Auto loan debt is the US and in fact all over the world is rising and most borrowers are found to be struggling to repay their debts. While most of the people find a way out to continue to repay their debt successfully till the end of its terms, there are a few who give it up in the middle of the process.
- They are the ones who choose different debt relief options such as debt settlement, which is the most popular debt relief option amongst the borrowers, or
- Choose filing for bankruptcy, especially by the more desperate ones.
Both of them end damaging their credit score and report thereby limiting their eligibility to get a loan in the future.
It entirely depends on your prudence and judgment as to which way you will choose to repay your car loan. Ideally, for any responsible person, the first important thing is to ensure that their car payments do not wreck their finances in any ways whatsoever.
You are not alone
Before you start sulking alone in the corner of your room thinking about the rising debts every month an plan to take any drastic step that will affect your finance, life, relationship, professional career and all aspects, be practical.
The fact that you are not alone out there will send some sign of relief. This will enable you to make some alterations in your plans to deal with your car loan and come out of it. This is not just words of consolation. There are several statistics that will prove that you are not alone. There are also few other figures that will show that several borrowers have come out of their debts following specific strategies.
According to a new study report and analysis of Federal Reserve data by Finder it is found that:
- Most Americans continue to increase their debt load due to their vehicles
- There are more than 100 million people who have a cumulative amount of $568.6 billion in auto loans
- This accounts for nearly 9.28% of all US debts of whatever sort such as a mortgage, student loans or credit cards
- In 2018 about 4.3% of active auto loan accounts became delinquent by 90 days or more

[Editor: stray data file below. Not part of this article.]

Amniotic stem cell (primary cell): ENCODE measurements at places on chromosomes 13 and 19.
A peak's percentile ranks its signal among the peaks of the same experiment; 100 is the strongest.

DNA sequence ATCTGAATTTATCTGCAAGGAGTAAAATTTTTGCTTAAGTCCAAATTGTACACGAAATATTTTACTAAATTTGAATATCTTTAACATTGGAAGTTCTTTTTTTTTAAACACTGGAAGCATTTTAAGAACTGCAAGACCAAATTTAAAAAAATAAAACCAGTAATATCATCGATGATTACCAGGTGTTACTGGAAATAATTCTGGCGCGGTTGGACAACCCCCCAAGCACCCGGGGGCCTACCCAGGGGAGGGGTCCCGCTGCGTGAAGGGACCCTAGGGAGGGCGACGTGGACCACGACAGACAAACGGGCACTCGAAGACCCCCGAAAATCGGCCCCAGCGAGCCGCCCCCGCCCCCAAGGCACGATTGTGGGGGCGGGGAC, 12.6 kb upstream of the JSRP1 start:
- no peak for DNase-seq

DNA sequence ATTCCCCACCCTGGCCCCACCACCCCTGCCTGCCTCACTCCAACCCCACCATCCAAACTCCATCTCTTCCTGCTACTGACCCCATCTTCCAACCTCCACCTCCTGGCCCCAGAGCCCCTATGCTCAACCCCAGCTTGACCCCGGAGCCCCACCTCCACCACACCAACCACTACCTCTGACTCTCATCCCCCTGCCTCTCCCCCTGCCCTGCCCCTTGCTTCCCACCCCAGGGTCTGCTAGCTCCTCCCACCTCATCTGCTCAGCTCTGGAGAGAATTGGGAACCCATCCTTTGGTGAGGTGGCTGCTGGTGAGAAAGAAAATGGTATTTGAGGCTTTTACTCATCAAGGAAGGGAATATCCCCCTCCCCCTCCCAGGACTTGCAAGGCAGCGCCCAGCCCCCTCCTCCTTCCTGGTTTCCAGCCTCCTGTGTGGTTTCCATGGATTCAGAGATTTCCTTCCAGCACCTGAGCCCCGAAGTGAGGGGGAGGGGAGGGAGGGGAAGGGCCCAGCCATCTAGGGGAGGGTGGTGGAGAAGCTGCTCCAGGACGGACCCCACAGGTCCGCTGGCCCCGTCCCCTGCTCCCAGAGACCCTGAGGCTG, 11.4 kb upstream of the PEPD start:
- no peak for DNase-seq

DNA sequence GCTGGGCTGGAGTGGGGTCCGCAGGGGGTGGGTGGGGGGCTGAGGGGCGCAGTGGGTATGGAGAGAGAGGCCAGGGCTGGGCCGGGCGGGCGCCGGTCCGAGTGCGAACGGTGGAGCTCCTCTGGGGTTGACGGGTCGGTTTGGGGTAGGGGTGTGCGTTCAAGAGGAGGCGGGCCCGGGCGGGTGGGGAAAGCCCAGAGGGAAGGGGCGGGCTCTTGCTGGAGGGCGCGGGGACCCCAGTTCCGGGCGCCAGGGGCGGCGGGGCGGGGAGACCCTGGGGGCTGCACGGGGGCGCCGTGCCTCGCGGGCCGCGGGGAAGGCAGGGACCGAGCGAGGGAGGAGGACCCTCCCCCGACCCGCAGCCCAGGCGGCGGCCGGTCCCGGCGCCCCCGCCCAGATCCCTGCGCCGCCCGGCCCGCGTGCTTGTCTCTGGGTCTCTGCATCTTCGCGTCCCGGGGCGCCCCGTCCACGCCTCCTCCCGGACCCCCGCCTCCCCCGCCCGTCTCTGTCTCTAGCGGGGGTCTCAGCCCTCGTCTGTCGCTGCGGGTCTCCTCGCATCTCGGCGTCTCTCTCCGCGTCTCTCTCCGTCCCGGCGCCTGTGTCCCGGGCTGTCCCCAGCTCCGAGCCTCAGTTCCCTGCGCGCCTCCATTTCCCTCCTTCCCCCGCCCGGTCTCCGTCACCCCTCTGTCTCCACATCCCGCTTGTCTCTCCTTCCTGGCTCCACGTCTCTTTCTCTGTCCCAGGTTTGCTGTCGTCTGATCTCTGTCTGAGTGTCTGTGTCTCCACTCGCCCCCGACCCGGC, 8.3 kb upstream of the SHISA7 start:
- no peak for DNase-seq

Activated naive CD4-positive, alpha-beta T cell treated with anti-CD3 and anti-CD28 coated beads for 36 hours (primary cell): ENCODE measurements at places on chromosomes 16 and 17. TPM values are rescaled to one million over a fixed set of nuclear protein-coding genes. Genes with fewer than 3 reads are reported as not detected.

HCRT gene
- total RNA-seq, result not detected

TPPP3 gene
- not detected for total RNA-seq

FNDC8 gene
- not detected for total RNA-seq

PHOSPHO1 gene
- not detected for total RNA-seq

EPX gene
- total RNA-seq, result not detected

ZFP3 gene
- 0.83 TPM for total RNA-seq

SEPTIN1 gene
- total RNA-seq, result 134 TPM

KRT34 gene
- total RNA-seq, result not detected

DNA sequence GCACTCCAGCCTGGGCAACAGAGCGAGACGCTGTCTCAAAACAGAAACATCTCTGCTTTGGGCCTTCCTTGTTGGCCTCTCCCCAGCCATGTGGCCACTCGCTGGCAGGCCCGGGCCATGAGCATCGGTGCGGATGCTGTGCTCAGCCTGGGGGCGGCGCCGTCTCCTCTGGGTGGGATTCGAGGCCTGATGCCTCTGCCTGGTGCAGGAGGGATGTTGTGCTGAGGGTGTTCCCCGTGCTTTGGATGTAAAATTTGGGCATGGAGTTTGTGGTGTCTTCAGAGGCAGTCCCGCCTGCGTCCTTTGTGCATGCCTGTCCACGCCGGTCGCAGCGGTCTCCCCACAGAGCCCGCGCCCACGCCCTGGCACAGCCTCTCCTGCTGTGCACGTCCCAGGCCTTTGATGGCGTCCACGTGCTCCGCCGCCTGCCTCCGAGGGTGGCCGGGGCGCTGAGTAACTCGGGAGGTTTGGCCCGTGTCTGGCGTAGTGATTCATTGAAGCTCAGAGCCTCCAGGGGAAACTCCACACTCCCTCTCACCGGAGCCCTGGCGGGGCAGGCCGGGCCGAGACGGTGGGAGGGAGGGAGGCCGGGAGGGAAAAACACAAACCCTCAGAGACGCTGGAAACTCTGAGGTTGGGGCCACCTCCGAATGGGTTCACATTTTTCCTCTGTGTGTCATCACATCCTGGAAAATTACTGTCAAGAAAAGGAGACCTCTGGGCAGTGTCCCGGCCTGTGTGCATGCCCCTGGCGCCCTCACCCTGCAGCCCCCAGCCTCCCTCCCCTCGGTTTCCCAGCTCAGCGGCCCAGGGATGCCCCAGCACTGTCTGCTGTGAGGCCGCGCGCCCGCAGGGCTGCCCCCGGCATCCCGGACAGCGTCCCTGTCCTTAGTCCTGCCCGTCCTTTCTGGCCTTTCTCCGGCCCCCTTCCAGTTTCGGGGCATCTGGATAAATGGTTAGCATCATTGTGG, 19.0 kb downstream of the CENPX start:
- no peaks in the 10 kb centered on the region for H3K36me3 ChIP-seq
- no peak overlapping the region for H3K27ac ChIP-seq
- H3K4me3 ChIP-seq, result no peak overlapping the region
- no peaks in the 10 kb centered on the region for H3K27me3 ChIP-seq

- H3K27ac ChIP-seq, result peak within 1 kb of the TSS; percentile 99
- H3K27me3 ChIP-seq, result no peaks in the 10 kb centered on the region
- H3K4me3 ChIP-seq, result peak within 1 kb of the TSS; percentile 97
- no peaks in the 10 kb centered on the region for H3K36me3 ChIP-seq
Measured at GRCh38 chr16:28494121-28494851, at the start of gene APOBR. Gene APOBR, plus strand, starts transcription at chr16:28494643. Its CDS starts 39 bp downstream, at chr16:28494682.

- The average amount borrowed to buy a new car amounted to $31,099or $515 a month
- The average amount borrowed for buying a used car was $21,375or $398 a month and
- Currentlythe national average of US auto loan interest rates is 4.21% for a loan offered for 60 months term.
Therefore, debts, especially auto debts are sort of inescapable but it is also true that some people do find it hard to make the monthly payments and visit NationaldebtRelief.com and other sites for an affordable debt relief option.
The auto loan delinquency rates of 90 days overdue have slowly increased over the past couple of years.This is despite the fact that the rate of unemployment has dropped to 4.1% from 4.8% in 2017 as compared with 2016.
Getting out of debt
Now, you may wonder why Americansseem to be struggling to repay their auto loans and keep up with their finances. Is it that they are taking up too much loan at once not considering their ability to repay or is it the lending policy or the economy to be blamed?
Well, the one and only reason to fall in debt and find it hard to come out is lack of proper planning. Such a plan will help you in many ways such as:
- It will save you from struggling with your car loan payments
- It will prevent your account to drift into delinquency
- You will not miss out on any payments
- It will prevent your credit score from being damaged and
- It will not risk your vehicle to be repossessed by the lender.
Most importantly, such a plan will help you to get back on your road to financial freedom and security offering you a lot of mental peace. It will also help you to be in the pink of your health. Yes, debts do affect the health of the borrowers adversely.
Steps to follow
There are several steps to follow to come out of your car loan that may seem unmanageable to you right now.
- First, craft a debt roadmap. Assess your present financial situation. You can take help of a qualified financial counselor to make a plan. The counselor may also work a way out by negotiating with your lender to come up with a better and more affordable payment plan that will not affect your credit score very much. As a last and desperate attempt, you may consider selling your car, if conditions allow.
- Second, talk to your lender and tell them that you are in trouble but certainly do not avoid creditor or collection calls. Make sure that you notify your creditor as soon as you begin to fall behind on your payments and not wait hoping things will become normal next month. It will never and it is likely that it will become worse.
Well, they may not be thrilled at both these approaches but at least it will send them a signal that you are serious about your loan and want to repay it, in your terms that is. This will make them feel more motivated to work with you and craft a more flexible repayment plan.
- They will feel that it is better to get something back rather than lose the entire money in case you file for bankruptcy.
- Also, collections and lawsuits are more expensive approach than foregoing a portion of the interest and fees to reduce the outstanding debt amount.
In most cases, they may even offer you suggestions and tips so that you do fail on your repayments this time around.
Lastly, avoid making any bad deal due to desperation and stress. Remember, there is no quick fix to such conditions. Do try out dealership loan programsto trade in your car for a lower amount than you owe. Keep a level head so that you do not fall deeper in to debt.